How to Connect External Storage Drive to iPad & iPhone

May 4, 2020 - 19 Comments

How to connect external storage devices to iPhone or iPad

You can easily connect external storage drives to iPad and iPhone, providing easy access to all the files and data on those drives via the Files app. This includes connecting flash drives, USB hard drives, SD cards, and just about any other storage medium to iPhone, iPad Pro, and iPad you can think of, as long as you have the appropriate adapter to connect it to the iPhone or iPad.

This article is going to demonstrate how to use and connect external storage drives to iPhone or iPad, including external hard disks, USB flash drives, SD cards, and other common storage formats. You’ll then have direct access to the files on those storage mediums, right from iOS or iPadOS.

How to Connect External Storage Drive to iPad & iPhone

These are the steps to connect to and access external storage devices on iPhone or iPad. The demo screenshots here are shown on iPad but it works the same on iPhone too:

  1. Open the ‘Files’ app on the iPhone or iPad
  2. Open the Files app

  3. Connect the USB drive to the iPhone or iPad, either directly or by using an appropriate adapter for the device model *
  4. Tap on “Browse” if you’re not at the primary Files app screen already
  5. Tap on Browse to find the external storage device on iPad or iPhone

  6. Now from Browse, look under “Locations” to find the name of the external storage drive you connected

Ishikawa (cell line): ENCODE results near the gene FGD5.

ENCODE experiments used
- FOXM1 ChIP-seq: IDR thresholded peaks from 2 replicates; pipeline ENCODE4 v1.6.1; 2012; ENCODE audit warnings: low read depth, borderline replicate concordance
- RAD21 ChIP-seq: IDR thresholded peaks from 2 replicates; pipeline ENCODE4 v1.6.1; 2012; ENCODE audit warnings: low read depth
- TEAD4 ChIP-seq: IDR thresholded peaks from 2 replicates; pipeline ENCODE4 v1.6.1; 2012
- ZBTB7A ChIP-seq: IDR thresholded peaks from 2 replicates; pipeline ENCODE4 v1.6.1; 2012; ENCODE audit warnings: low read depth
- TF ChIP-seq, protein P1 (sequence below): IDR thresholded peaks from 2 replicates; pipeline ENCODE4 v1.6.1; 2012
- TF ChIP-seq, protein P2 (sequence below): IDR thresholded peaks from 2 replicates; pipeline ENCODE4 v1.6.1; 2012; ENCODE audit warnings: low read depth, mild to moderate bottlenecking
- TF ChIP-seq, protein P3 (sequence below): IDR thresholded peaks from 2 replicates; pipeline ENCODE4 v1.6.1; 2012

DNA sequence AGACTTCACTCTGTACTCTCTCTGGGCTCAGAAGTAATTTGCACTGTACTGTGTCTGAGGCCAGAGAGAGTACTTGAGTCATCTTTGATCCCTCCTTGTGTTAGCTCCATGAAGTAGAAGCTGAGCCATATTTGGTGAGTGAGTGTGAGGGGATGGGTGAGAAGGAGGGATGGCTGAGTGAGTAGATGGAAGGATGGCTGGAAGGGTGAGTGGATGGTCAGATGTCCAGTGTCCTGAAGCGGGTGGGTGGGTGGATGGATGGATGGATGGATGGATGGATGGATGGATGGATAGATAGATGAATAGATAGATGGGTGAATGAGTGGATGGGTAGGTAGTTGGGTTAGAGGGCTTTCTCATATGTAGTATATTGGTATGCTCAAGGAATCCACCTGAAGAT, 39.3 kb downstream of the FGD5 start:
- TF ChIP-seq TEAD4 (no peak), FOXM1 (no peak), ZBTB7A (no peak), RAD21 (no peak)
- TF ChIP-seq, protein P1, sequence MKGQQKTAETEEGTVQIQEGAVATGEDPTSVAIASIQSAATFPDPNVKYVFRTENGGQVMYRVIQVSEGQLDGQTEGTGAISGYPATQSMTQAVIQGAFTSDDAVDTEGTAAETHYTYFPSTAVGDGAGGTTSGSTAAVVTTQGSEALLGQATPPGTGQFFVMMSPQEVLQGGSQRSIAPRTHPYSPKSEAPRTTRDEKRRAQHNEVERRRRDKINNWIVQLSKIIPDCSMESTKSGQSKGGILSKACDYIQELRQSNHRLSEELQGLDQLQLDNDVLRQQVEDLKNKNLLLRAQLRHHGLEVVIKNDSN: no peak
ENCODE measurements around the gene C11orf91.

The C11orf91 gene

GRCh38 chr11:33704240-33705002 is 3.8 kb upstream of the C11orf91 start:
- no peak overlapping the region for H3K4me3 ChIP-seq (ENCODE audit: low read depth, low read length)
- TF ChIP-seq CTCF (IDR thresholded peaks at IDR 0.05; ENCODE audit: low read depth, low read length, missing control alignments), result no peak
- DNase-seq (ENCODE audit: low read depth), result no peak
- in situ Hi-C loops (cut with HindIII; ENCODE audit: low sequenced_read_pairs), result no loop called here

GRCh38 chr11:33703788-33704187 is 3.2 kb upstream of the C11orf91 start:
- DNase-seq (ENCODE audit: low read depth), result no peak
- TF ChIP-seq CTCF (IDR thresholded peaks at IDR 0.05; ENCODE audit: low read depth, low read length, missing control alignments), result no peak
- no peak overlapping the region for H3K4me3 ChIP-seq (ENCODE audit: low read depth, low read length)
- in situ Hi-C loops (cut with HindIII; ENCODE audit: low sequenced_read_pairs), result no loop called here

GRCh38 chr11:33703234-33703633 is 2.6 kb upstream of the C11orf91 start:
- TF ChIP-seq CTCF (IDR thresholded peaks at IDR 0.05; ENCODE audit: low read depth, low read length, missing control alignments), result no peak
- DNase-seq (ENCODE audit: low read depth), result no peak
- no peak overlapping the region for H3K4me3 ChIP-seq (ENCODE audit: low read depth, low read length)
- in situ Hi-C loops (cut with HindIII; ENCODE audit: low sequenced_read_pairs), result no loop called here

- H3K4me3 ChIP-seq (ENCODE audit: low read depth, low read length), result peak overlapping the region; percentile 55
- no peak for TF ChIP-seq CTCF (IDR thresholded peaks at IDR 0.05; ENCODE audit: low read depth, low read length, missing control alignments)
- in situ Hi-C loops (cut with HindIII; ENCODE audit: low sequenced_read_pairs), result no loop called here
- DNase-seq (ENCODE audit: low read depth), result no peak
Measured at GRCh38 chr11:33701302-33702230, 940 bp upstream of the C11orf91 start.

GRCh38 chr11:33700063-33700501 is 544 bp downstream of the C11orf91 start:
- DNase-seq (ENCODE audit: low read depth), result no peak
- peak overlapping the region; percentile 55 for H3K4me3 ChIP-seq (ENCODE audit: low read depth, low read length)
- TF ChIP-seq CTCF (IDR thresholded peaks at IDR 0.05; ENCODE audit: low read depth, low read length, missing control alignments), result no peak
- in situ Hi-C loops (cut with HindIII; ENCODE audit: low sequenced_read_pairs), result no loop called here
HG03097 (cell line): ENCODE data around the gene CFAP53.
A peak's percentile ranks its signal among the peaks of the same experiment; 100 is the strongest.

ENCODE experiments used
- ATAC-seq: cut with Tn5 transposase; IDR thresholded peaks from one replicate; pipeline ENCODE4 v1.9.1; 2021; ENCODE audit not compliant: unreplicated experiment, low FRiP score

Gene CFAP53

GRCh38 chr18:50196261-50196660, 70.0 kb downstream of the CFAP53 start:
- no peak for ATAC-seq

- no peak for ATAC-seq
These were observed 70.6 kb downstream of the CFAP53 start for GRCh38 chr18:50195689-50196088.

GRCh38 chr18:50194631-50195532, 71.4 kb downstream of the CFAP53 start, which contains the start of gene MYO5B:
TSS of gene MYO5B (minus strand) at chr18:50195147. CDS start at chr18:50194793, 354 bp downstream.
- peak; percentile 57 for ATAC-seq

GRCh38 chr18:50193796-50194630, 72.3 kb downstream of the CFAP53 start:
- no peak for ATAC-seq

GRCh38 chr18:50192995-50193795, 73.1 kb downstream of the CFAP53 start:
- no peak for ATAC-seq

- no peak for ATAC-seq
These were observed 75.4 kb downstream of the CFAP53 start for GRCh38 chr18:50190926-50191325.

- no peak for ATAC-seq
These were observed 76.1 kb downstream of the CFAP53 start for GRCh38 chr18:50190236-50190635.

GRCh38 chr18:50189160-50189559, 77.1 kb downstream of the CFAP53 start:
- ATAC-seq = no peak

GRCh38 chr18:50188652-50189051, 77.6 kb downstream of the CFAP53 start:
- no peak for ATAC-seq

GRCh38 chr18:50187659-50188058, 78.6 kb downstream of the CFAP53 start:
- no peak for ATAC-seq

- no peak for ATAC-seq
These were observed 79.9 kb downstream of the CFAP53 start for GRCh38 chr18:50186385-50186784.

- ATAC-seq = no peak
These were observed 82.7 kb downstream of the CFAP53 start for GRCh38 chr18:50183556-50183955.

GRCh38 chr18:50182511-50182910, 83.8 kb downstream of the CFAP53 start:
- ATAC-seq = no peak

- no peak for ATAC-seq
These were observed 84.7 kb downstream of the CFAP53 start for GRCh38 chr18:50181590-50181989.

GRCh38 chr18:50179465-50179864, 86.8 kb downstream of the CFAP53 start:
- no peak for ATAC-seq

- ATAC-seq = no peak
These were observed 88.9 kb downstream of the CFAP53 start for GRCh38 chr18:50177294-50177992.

7. Look under Browse to find connected external storage device on iPhone or iPad in Files app

  8. Tap on the name of the external storage drive to access the contents and use that data from iPhone or iPad
  9. Accessing the external storage drive data on iPhone or iPad via Files app

You can use all the regular Files app tips and functions with the external storage device.

You’re free to create new folders, cut, copy, paste, drag, drop, rename files and folders, and move files and data around as needed, sort files as make them easier to browse through, or whatever else you wish to accomplish. As long as the external drive is not locked (as can sometimes be the case with some SD cards and other external storage devices) then the external storage medium will be writeable and readable.

Files app appears to support a variety of common file systems, including APFS, ExFAT, FAT32, HSF+, so as long as the external storage device you’re trying to use is one of those formats, it should be easily readable.

What Adapters do I need for Connecting iPad or iPhone to External Storage Drives?

* Depending on your iPad or iPhone model, and depending on the device you want to connect, you may need a different adapter. The most common adapters for connecting external storage to iPhone and iPad are the following, these are partner affiliate links pointing to the products on Amazon:

What you use will ultimately depend on what device you are trying to connect to the iPhone, iPad, iPad mini, iPad Air, or iPad Pro. If your device has a Lightning port, then it will need a Lightning adapter. If the device has a USB-C port, it will need a USB-C based adapter.

We’re assuming you have a modern iPadOS version running on the iPad, as anything prior to iPadOS 13 will not have the features available in Files app to be able to natively access external drives this way. Likewise an y iPhone that wishes to use external storage devices must be using iOS 13 or later, as earlier versions of Files app there doesn’t support the capability either.

Files app is not limited to external storage access however, and you can also connect to external SMB servers with Files app on iPad and iPhone running the latest OS versions too.

Do you use external storage devices, hard drives, flash drives, SD cards, and other storage mediums with iPhone or iPad through Files app? What do you think of this great feature that is now available to iPad and iPhone? Let us know your thoughts and experiences in the comments below.